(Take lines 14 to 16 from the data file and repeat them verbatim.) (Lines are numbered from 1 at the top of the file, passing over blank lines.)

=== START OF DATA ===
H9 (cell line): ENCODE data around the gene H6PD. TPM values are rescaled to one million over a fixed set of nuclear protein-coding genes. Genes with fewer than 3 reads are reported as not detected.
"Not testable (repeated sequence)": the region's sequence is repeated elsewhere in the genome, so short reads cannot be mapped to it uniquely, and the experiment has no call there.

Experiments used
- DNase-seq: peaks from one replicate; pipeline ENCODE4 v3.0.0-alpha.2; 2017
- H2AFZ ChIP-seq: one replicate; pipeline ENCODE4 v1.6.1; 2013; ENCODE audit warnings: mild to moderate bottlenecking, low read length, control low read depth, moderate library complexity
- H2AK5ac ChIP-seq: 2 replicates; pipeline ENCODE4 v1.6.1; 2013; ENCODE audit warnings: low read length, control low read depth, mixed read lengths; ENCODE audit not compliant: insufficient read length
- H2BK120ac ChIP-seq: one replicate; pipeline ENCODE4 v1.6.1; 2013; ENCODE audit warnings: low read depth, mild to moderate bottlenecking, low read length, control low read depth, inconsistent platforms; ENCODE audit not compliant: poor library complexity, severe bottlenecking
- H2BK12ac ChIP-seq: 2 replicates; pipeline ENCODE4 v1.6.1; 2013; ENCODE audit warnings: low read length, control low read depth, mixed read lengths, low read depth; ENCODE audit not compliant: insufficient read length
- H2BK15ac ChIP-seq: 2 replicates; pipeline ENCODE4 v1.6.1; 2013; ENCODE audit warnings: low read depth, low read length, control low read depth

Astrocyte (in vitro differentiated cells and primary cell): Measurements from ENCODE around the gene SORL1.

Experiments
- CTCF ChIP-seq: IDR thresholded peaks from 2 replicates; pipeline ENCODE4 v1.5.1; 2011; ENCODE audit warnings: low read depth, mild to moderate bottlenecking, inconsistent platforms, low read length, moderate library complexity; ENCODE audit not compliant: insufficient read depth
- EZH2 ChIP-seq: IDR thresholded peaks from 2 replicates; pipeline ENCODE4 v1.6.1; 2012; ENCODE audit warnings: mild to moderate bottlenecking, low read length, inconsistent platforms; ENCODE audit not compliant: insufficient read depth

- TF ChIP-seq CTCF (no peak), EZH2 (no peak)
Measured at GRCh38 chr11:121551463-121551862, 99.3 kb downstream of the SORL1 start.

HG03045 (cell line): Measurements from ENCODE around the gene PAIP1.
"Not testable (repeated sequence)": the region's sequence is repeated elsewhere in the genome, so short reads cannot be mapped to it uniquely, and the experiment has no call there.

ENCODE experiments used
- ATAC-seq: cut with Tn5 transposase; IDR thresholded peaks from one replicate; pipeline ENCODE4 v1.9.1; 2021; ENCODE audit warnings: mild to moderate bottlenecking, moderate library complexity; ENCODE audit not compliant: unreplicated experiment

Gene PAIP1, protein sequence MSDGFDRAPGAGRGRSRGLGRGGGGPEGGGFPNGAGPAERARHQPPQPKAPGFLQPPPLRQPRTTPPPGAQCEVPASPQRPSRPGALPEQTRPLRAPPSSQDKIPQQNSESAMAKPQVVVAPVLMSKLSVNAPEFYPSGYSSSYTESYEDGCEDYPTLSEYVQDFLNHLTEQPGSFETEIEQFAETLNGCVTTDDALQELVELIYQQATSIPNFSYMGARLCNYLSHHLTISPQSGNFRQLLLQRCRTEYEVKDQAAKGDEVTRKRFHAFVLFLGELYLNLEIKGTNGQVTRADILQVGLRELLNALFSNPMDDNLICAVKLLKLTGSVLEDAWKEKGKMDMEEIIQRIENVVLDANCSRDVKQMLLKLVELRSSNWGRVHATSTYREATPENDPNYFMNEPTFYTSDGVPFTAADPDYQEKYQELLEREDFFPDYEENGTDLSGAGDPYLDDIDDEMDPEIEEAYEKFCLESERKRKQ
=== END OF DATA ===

- TF ChIP-seq CTCF (no peak), EZH2 (no peak)
Measured at GRCh38 chr11:121551463-121551862, 99.3 kb downstream of the SORL1 start.

HG03045 (cell line): Measurements from ENCODE around the gene PAIP1.